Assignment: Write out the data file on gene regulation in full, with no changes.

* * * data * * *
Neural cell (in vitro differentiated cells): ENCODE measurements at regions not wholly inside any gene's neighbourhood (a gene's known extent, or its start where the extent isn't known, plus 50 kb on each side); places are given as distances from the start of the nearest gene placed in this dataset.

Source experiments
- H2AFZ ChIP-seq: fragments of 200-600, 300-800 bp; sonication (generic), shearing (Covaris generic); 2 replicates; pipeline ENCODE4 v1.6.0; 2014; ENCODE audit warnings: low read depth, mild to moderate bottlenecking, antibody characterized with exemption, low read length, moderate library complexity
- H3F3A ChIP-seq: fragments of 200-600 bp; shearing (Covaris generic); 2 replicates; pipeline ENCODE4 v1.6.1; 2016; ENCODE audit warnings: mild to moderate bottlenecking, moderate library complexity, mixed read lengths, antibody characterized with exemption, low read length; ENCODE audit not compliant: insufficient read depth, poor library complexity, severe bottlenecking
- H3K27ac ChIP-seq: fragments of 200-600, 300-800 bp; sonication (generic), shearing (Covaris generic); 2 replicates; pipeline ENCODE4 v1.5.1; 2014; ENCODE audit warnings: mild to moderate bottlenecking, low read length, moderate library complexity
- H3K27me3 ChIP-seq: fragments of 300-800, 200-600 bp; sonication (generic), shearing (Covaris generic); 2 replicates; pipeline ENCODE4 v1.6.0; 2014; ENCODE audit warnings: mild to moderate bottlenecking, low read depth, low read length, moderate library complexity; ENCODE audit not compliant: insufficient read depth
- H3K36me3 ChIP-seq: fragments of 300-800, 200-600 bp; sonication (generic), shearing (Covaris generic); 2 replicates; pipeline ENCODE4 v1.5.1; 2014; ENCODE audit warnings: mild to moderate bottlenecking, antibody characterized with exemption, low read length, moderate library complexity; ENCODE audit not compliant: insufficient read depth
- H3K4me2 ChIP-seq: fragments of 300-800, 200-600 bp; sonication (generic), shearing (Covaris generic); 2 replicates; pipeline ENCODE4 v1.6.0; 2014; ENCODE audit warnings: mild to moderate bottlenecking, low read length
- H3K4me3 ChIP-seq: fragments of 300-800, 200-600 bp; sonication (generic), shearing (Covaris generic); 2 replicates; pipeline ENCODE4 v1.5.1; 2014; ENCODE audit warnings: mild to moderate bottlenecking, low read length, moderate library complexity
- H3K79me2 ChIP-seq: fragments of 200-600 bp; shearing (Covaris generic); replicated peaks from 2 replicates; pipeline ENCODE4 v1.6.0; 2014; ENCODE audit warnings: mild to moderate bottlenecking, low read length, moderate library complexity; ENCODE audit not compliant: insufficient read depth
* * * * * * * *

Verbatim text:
Neural cell (in vitro differentiated cells): ENCODE measurements at regions not wholly inside any gene's neighbourhood (a gene's known extent, or its start where the extent isn't known, plus 50 kb on each side); places are given as distances from the start of the nearest gene placed in this dataset.

Source experiments
- H2AFZ ChIP-seq: fragments of 200-600, 300-800 bp; sonication (generic), shearing (Covaris generic); 2 replicates; pipeline ENCODE4 v1.6.0; 2014; ENCODE audit warnings: low read depth, mild to moderate bottlenecking, antibody characterized with exemption, low read length, moderate library complexity
- H3F3A ChIP-seq: fragments of 200-600 bp; shearing (Covaris generic); 2 replicates; pipeline ENCODE4 v1.6.1; 2016; ENCODE audit warnings: mild to moderate bottlenecking, moderate library complexity, mixed read lengths, antibody characterized with exemption, low read length; ENCODE audit not compliant: insufficient read depth, poor library complexity, severe bottlenecking
- H3K27ac ChIP-seq: fragments of 200-600, 300-800 bp; sonication (generic), shearing (Covaris generic); 2 replicates; pipeline ENCODE4 v1.5.1; 2014; ENCODE audit warnings: mild to moderate bottlenecking, low read length, moderate library complexity
- H3K27me3 ChIP-seq: fragments of 300-800, 200-600 bp; sonication (generic), shearing (Covaris generic); 2 replicates; pipeline ENCODE4 v1.6.0; 2014; ENCODE audit warnings: mild to moderate bottlenecking, low read depth, low read length, moderate library complexity; ENCODE audit not compliant: insufficient read depth
- H3K36me3 ChIP-seq: fragments of 300-800, 200-600 bp; sonication (generic), shearing (Covaris generic); 2 replicates; pipeline ENCODE4 v1.5.1; 2014; ENCODE audit warnings: mild to moderate bottlenecking, antibody characterized with exemption, low read length, moderate library complexity; ENCODE audit not compliant: insufficient read depth
- H3K4me2 ChIP-seq: fragments of 300-800, 200-600 bp; sonication (generic), shearing (Covaris generic); 2 replicates; pipeline ENCODE4 v1.6.0; 2014; ENCODE audit warnings: mild to moderate bottlenecking, low read length
- H3K4me3 ChIP-seq: fragments of 300-800, 200-600 bp; sonication (generic), shearing (Covaris generic); 2 replicates; pipeline ENCODE4 v1.5.1; 2014; ENCODE audit warnings: mild to moderate bottlenecking, low read length, moderate library complexity
- H3K79me2 ChIP-seq: fragments of 200-600 bp; shearing (Covaris generic); replicated peaks from 2 replicates; pipeline ENCODE4 v1.6.0; 2014; ENCODE audit warnings: mild to moderate bottlenecking, low read length, moderate library complexity; ENCODE audit not compliant: insufficient read depth